The Pilot Varsity is a disposable fountain pen. I have to keep reminding myself of that fact as I review it.
It’s a disposable fountain pen, I don’t need to go too in-depth…
It’s a disposable fountain pen, maybe I should hold it to a different standard…
It’s a disposable fountain pen, isn’t that an oxymoron…
The Writing Experience
I mean, it’s designed to end up in the trash. That said, the Varsity is not an awful writer. Pilot seems to have made up for the cheapness by designing a very tolerant nib. It’s basically a ball that allows you to write from just about any angle. This is probably helpful for a newbie who’s used to holding a ballpoint pen vertically. I’ve given these to friends who write with the nib upside-down (metal facing the page) with no trouble.
But a nib that doesn’t care which way you hold it doesn’t give you much of a writing experience. There’s no line variation even when you practically press it through the page. Based on feeling alone I don’t know that I could tell the difference between a Varsity and a gel pen.
Design and Looks
Not too bad, considering it has a barcode printed on the barrel. The lines are super clean and it’s much more balanced that the Pilot Metropolitan, which costs eight times as much.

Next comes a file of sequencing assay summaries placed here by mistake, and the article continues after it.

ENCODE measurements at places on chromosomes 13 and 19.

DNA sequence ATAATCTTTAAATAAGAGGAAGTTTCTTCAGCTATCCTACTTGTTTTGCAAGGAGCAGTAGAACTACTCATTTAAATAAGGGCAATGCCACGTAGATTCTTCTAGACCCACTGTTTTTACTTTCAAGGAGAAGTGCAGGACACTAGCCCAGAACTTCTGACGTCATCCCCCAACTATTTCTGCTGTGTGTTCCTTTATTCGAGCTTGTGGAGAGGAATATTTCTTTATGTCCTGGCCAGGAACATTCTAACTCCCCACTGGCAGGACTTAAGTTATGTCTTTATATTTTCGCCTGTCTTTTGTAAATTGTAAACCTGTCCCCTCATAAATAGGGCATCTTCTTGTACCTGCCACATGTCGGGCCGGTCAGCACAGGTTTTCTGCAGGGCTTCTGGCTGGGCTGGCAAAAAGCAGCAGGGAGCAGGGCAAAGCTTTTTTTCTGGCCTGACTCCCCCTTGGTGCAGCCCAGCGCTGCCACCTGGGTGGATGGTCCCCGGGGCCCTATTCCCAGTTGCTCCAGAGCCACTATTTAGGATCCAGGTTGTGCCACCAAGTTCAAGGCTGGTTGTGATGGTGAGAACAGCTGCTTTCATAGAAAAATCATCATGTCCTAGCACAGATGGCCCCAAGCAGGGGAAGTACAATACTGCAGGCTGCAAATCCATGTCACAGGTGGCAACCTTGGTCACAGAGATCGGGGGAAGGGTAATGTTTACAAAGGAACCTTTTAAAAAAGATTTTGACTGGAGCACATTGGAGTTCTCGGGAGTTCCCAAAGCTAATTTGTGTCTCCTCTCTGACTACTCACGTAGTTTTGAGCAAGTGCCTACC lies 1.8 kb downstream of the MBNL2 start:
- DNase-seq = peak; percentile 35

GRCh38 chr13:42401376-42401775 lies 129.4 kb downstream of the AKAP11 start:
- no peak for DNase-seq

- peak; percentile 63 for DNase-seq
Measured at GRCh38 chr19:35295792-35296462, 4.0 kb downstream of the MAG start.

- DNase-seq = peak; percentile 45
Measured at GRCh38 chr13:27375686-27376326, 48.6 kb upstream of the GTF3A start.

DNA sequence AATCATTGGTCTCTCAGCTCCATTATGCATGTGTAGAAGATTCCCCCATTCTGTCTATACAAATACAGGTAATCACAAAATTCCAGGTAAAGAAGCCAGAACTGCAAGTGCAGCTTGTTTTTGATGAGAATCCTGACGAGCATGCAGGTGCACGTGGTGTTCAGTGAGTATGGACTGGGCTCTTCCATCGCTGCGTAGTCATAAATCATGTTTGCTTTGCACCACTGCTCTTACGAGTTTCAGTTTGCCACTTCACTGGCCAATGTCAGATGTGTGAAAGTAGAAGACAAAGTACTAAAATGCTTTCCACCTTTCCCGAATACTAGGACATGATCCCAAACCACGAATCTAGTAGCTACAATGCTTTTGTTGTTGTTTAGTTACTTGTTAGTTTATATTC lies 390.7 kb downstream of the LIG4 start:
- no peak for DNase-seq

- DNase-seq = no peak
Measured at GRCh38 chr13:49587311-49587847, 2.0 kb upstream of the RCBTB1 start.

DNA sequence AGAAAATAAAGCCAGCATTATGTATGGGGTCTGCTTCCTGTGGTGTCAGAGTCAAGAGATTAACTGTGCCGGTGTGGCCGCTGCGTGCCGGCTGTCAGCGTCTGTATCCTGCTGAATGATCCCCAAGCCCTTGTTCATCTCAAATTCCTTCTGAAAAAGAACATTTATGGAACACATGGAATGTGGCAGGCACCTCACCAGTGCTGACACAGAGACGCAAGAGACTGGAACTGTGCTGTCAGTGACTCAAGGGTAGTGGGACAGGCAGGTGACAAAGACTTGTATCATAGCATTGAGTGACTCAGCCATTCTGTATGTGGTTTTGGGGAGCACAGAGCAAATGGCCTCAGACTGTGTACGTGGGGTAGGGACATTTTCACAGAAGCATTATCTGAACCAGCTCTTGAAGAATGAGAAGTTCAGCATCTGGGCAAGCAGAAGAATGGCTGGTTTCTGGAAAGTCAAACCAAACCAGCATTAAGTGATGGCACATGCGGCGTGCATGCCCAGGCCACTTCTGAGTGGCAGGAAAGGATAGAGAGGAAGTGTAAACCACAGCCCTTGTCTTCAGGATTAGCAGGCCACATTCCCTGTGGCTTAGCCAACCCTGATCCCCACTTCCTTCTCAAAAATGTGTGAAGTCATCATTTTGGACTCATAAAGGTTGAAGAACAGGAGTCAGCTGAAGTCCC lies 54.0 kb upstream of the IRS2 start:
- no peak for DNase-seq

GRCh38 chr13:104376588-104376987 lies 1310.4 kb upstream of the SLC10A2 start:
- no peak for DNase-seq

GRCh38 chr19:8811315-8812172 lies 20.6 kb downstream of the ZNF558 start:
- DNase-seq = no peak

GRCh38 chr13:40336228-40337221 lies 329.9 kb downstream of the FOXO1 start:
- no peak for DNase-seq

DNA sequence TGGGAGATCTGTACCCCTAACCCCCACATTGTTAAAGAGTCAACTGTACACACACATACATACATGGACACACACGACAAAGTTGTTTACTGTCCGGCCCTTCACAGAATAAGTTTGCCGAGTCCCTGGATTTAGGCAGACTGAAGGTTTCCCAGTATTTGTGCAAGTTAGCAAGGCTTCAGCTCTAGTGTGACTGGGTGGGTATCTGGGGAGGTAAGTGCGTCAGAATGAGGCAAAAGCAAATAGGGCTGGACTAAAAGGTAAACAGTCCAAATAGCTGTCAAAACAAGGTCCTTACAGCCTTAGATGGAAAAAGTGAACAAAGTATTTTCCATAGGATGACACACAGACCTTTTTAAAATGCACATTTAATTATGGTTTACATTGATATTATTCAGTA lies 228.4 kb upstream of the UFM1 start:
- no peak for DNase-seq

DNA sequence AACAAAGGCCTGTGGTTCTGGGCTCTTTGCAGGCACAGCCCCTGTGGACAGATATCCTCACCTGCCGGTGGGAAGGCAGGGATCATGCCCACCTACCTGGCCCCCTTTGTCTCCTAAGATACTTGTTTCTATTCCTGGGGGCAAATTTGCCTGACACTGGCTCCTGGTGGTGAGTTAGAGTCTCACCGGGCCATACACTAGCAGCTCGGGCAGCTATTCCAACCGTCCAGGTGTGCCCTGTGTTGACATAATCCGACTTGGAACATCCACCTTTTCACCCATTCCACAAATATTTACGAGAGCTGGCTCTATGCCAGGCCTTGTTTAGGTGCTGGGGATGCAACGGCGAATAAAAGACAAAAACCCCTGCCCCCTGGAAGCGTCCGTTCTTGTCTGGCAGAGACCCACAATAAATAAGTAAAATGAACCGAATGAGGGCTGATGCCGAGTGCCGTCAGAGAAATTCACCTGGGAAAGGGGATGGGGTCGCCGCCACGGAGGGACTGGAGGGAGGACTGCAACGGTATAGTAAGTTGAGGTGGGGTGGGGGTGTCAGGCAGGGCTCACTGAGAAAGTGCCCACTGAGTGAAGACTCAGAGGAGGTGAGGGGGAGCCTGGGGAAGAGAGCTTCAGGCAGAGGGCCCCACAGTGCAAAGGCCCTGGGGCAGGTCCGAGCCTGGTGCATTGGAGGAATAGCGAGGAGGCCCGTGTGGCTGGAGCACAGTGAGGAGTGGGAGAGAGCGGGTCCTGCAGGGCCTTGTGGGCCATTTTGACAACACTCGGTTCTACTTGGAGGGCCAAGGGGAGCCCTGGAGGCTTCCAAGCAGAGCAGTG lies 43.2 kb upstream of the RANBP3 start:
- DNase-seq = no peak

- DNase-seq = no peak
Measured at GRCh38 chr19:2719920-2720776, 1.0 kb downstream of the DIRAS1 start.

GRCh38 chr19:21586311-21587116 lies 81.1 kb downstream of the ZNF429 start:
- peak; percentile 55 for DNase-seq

This feels like a fountain pen, not just a cheap pen with a nib at the business end of it, which is more than you can say for a lot of the more expensive models.
I’ve owned a ton of these and I’ve never had one run out of ink. But then again, I’ve never been attached enough to write one dry. There’s a lot of ink in there, I know that much. Whether it’s enough to be cheaper than buying cartridges for a non-disposable pen–I doubt it.
The Bottom Line
There’s two kinds of people who will love this pen:
Someone who thinks $2 is expensive for a pen.
Someone who refuses to use anything but a fountain pen, even for grocery lists and whatnot.
You can buy the Pilot Varsity in bulk. A seven-pack goes for $12 and a set of three is $8. You can find these at Rite Aid and Staples.